Electronic media, television in particular, are marred by detestable mannerisms from unprofessional presenters
In advance of making a maiden speech (I cannot remember when or where) I was once advised, by someone who knew about these things, to select a face from the crowd and to address myself to that face.
‘Remember, you are talking to one person, not a crowd,’ he observed. ‘The crowd only exists from your point of view but each member of your crowd is an individual to him- or herself and has a right to be spoken to face to face.’
When I hear or see electronic media, especially TV, more often than not I find myself addressed as a crowd and I wonder whether anybody in media-land ever trains presenters to imagine that they’re speaking to just one person.
Consider this: I’m sitting in my living room and on to my telly appears the weather forecaster. ‘Good evening everybody.’ She begins.
‘Everybody’? She’s talking to me for God’s sake.
Then she goes on, ‘Some of you will need your umbrellas tomorrow…’
Some of me? Which bit – my arms, legs, head?
What she should have said, of course, was ‘Good evening to you. If you live in Dunedin you’ll need an umbrella tomorrow…’
And as for training, how is it that so many TV presenters, all over the world, have that mode of delivery wherein they accompany their narrative - as they slowly walk towards the camera - with jerky movements of their arms while their fingers are stuck out rigidly like starfish? Because they copy one another, that’s why! If I, the viewer, am extremely fortunate, the cameraman will frame a tight shot leaving out the spastic limbs. But I should be so lucky.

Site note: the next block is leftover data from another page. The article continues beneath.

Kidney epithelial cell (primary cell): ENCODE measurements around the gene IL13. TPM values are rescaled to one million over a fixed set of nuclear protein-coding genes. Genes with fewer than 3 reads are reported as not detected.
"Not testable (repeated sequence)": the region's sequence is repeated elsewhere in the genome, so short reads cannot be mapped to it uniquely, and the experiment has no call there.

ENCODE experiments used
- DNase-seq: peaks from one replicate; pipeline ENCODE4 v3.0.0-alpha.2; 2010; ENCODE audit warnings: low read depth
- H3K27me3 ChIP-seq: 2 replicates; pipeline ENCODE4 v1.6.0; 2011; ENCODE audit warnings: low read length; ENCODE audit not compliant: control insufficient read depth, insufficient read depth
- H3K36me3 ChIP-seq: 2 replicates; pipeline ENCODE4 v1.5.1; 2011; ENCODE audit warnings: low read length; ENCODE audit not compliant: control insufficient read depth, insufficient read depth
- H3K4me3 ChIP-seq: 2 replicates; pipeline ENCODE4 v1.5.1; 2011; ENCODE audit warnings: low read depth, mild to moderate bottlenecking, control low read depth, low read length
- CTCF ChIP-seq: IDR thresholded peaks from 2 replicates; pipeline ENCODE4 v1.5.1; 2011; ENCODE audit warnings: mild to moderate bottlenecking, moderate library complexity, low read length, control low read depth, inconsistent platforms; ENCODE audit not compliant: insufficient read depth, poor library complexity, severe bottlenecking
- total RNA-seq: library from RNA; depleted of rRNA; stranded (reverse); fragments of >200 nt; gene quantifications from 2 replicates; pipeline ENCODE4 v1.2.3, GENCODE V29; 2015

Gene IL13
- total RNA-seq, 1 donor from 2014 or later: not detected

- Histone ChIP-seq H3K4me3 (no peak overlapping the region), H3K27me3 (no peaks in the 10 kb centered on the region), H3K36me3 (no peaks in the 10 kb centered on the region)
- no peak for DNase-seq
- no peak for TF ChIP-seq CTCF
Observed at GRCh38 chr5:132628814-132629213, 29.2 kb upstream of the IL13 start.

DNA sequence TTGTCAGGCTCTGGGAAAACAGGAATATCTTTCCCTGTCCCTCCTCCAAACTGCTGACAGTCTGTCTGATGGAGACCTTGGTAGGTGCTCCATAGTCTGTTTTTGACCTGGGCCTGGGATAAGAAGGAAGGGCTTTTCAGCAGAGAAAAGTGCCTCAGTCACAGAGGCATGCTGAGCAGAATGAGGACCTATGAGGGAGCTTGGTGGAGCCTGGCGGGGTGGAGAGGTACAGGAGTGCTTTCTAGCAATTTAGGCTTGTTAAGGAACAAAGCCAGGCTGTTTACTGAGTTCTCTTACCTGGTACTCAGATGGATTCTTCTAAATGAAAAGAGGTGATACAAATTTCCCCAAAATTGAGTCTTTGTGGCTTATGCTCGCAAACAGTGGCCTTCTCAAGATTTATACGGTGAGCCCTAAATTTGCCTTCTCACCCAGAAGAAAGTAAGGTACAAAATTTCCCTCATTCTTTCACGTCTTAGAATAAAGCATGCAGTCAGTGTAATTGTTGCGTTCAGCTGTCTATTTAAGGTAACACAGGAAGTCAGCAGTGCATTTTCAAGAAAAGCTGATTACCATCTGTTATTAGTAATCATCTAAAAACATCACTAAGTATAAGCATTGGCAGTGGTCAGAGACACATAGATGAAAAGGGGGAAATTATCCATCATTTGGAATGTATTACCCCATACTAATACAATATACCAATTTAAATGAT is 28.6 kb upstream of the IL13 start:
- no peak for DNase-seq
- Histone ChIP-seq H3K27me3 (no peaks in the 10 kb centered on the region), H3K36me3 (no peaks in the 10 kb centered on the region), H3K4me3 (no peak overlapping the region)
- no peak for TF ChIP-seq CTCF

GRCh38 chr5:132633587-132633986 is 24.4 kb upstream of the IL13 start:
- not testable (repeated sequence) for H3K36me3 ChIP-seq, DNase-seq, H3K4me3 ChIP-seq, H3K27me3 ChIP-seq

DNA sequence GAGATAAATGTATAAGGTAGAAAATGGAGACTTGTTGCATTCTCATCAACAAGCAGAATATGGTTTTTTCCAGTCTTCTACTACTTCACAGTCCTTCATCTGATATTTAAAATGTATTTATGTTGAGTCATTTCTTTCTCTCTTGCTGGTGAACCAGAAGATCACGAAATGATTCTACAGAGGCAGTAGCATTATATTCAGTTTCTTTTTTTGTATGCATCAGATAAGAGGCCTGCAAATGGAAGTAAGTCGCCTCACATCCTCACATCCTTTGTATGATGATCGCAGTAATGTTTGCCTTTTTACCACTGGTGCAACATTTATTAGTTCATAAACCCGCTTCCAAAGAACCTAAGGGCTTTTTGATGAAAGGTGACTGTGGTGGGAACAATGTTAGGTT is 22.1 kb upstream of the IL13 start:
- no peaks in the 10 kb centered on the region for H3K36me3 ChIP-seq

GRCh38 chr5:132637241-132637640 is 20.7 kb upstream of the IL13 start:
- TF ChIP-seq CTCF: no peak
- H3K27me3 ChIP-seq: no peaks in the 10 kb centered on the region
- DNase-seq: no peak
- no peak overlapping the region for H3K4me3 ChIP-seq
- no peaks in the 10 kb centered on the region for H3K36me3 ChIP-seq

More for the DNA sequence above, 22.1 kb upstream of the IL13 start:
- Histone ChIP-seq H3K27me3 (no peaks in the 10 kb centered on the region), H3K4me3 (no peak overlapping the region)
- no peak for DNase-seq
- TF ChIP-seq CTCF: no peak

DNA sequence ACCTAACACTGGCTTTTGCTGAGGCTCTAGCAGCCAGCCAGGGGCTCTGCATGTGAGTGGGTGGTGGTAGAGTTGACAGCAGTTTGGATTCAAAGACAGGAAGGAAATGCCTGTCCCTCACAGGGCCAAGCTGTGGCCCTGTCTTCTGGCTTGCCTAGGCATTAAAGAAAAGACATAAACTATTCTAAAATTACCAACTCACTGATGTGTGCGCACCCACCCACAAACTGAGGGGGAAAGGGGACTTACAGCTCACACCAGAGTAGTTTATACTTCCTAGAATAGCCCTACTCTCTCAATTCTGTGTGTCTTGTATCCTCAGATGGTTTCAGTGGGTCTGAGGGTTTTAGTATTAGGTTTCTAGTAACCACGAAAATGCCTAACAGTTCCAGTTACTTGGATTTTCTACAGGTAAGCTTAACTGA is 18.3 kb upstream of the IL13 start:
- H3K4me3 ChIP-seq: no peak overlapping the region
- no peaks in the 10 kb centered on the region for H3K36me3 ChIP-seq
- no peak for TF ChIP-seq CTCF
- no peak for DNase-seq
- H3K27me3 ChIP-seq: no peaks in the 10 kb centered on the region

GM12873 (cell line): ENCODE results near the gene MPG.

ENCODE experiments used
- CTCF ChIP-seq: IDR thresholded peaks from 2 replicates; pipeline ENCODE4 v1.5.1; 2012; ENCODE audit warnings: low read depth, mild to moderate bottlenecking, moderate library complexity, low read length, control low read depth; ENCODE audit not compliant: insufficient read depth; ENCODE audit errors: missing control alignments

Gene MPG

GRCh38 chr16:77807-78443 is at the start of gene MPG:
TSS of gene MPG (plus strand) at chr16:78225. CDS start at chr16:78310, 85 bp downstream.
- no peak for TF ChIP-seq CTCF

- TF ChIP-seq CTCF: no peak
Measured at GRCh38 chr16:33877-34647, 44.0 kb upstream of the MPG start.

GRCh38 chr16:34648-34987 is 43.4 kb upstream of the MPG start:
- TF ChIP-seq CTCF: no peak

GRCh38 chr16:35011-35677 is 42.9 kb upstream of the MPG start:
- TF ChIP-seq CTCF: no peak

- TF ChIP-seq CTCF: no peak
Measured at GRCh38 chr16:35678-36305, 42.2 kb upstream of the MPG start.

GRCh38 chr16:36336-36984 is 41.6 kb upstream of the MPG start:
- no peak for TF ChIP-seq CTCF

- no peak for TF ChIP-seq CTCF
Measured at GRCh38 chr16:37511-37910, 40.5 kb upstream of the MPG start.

And while on the subject of professionalism, I read an article by Jane Clifton in the Listener recently in which she deplored the deterioration of New Zealand English. It struck me that the pronunciation and clichéd speech we receive these days is greatly driven by television and that, unfortunately, television is dominated by sport.
Interviews with sports people are often incomprehensible because many of them can’t speak clearly. They’re great ones for answering questions with ‘Yeah no’, and finishing sentences with ‘eh’. To our young people these putative role models might be heroes whose speech must be emulated.
Nowadays commentators of sport, especially cricket, are no longer professional presenters but re-cycled sportsmen. I don’t believe that one true commentator exists. Consequently we hear mangled speech such as: ‘reguly’ for regularly, ‘particuly’ for particularly, ‘opperchewy’ for opportunity and that description of a dropped catch as having been ‘put down’. Were I a fielder who’d dropped a catch I’d probably sue the commentator, it not only implies a deliberate act but is also a slander!
As for ‘twenny-twenny’ – I give up.